Relationship between clinical and radiography examination for equine osteoarthritis diagnosis
Keywords:Osteoarthritis, Lameness, Horse, Radiography, Physical activity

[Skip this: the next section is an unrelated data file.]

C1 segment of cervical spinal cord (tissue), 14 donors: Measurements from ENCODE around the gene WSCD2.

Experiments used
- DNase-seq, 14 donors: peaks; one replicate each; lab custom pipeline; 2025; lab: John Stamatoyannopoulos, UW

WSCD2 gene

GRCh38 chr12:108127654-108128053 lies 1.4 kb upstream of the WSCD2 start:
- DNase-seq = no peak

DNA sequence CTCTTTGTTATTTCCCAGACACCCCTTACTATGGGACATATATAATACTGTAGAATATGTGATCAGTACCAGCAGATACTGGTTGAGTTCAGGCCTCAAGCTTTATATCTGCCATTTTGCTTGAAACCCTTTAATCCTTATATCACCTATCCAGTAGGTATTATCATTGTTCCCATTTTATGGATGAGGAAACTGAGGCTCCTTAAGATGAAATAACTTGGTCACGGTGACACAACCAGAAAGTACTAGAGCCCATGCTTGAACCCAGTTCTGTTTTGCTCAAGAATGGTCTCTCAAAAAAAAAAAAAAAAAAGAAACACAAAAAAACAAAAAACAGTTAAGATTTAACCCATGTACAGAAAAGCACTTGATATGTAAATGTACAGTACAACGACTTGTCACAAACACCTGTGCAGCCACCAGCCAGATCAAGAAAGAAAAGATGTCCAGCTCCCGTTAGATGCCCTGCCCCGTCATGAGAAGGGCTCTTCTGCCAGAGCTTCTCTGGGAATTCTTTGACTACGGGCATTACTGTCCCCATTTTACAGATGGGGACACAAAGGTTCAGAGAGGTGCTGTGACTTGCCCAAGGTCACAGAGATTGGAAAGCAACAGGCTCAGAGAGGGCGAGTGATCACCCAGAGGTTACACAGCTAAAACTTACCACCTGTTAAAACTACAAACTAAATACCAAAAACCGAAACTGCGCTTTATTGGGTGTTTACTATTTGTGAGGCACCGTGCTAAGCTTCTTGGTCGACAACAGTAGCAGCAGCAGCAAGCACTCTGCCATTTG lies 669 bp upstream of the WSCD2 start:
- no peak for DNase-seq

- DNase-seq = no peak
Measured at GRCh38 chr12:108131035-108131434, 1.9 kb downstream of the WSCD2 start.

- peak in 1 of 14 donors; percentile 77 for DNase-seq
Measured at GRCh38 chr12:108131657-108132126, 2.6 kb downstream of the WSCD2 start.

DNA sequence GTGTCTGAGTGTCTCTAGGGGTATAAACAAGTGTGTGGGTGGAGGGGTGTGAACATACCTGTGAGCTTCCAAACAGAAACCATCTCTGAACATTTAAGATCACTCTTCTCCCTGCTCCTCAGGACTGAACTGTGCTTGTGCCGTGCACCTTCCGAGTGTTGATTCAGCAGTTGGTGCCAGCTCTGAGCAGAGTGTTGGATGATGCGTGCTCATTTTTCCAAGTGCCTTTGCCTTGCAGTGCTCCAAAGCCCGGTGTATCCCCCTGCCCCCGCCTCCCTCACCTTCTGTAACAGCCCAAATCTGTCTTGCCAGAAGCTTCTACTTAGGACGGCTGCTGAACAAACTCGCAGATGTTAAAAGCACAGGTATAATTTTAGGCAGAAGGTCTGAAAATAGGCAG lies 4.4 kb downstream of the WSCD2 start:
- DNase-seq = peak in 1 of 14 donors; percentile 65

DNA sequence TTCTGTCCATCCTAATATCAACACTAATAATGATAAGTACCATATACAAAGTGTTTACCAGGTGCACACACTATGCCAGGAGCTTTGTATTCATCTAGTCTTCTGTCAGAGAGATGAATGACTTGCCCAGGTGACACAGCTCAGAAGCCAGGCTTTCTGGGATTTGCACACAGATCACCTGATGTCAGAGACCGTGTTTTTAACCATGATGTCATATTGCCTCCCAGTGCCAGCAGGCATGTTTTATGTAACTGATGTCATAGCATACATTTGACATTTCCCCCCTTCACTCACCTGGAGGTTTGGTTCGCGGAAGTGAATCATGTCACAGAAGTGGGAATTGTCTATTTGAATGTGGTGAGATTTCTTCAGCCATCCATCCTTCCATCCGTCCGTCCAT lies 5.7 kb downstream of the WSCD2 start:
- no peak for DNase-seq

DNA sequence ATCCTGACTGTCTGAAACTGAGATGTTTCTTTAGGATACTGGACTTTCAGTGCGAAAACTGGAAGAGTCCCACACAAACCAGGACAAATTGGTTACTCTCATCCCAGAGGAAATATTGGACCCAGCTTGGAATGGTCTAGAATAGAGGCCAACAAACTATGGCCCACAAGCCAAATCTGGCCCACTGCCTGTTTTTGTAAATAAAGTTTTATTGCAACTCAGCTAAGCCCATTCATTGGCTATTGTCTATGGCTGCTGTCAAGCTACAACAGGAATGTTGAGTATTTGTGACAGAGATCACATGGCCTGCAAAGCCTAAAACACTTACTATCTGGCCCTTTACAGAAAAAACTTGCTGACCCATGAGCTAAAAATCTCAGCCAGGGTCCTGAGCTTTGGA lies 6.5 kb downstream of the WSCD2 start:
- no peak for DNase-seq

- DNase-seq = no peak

Abstractoint disease, specifically osteoarthritis, is one of the most prevalent and debilitating diseases affecting athletic horses. Despite technological advances in recent decades, clinical and radiographic examinations are still the most commonly used methods for diagnosis of equine osteoarthritis. Clinical data of 2872 horses were compiled and compared for this study, it were evaluated 146 cases of osteoarthritis and radiographies of 259 affected joints were reviewed in order to verify how far radiographic examination is consistent with the clinical examination, and to correlate the clinical changes with physical activity performed by horses. Records showed that osteoarthritis in the fetlock and pastern joints (digit) when displaying radiographic changes makes horses more prone to show lameness, compared to others who also have osteoarthritis with radiographic evidence, but in the tarsocrural joint. However, radiographic scores do not correlate the radiographic image with the presence or absence of lameness. The type of physical activity performed by the horses had no influence on the frequency of clinical signs of osteoarthritis. The horses with osteoarthritis had an average of 8.4 ± 3.9 years old and were used for ride, western and work with cattle. Among the breeds studied, those that most frequently had horses with osteoarthritis were Mangalarga Marchador, Crioulo and Quarter Horse.
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